Are the political ideals of liberty and equality compatible? This question is of central and continuing importance in political philosophy, moral philosophy, and welfare economics. In this book, two distinguished philosophers take up the debate. Jan Narveson, author of The Libertarian Idea, argues that a political ideal of negative liberty is incompatible with any substantive ideal of equality; while James P. Sterba, author of Justice for Here and Now, argues that Narveson’s own ideal of negative liberty is compatible with, and in fact leads to the requirements of, a substantive ideal of equality. Of course, they cannot both be right. Thus, the details of their arguments about the political ideal of negative liberty and its requirements will determine which of them is right. Their debate will be of value to all who are interested in the central issue of what are the practical requirements of a political ideal of liberty.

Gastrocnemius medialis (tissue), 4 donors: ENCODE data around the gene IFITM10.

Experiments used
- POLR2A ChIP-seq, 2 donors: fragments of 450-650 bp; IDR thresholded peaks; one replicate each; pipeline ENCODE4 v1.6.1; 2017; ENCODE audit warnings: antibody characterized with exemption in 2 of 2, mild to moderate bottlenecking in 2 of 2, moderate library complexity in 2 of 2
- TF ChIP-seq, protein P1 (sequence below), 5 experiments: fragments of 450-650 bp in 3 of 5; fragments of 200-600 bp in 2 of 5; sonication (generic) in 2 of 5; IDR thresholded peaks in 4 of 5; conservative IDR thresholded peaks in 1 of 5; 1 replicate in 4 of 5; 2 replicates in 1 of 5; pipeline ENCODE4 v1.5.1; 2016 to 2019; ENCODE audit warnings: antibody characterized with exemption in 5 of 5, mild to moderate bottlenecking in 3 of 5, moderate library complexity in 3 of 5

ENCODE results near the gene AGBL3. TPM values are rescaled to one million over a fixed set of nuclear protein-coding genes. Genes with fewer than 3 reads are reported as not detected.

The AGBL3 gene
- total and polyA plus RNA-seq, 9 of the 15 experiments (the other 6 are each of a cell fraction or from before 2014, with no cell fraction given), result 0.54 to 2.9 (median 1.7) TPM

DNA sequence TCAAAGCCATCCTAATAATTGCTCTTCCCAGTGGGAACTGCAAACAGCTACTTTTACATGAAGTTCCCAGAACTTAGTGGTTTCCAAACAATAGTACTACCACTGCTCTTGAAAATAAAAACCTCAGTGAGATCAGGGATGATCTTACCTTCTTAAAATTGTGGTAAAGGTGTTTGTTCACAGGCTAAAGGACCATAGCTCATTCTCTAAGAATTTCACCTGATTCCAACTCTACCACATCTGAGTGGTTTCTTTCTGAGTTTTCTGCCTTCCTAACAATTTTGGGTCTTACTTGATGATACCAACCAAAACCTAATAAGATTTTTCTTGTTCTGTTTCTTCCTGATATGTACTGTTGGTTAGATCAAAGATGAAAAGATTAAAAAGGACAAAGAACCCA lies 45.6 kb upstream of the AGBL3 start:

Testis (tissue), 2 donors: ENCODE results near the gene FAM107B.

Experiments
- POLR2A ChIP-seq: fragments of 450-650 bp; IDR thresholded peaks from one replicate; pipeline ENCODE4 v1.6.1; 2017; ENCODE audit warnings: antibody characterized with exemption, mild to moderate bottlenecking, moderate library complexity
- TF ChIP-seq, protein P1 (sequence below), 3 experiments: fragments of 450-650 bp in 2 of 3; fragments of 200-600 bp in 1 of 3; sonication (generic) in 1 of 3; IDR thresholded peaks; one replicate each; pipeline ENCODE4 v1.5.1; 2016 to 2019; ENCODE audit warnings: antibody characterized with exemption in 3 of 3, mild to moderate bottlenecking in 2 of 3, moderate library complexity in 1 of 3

Featuring Holly Bell, Associate Professor (Business), University of Alaska Anchorage; and Hester Peirce, Senior Research Fellow, Mercatus Center; moderated by Louise C. Bennetts, Associate Director, Financial Regulation Studies, Cato Institute.
- Legal Briefs
- Cato Handbook for Policymakers
- Cato Journal
- Cato's Letter
- Cato's Letters
- Cato Papers on Public Policy
- Cato Policy Report
- Cato State Legislative Guide
- Cracking the Books
- Economic Freedom of the States of India
- Economic Freedom of the World
- Public Comments
- Supreme Court Review
In this issue of Regulation, Jonathan H. Adler and Nathaniel Stewart make the case for property-based fishery management, utilizing territorial or catch-share allocation among fishery participants. Also in this issue, Michael L. Wachter explores the relationship between the much-maligned National Labor Relations Act and the decline in union membership.
Robert A. Levy discusses the Hobby Lobby case and the contraception insurance mandate on The Bob Harden Show
April 16, 2014
April 16, 2014
Latest CommentaryThe president is literally forcing taxpayers, without any legal authorization, to subsidize two out of every three Exchange enrollments.
Timothy Sandefur’s insightful new book documents a vital, forgotten truth: our Constitution was written to secure liberty, not to empower democracy.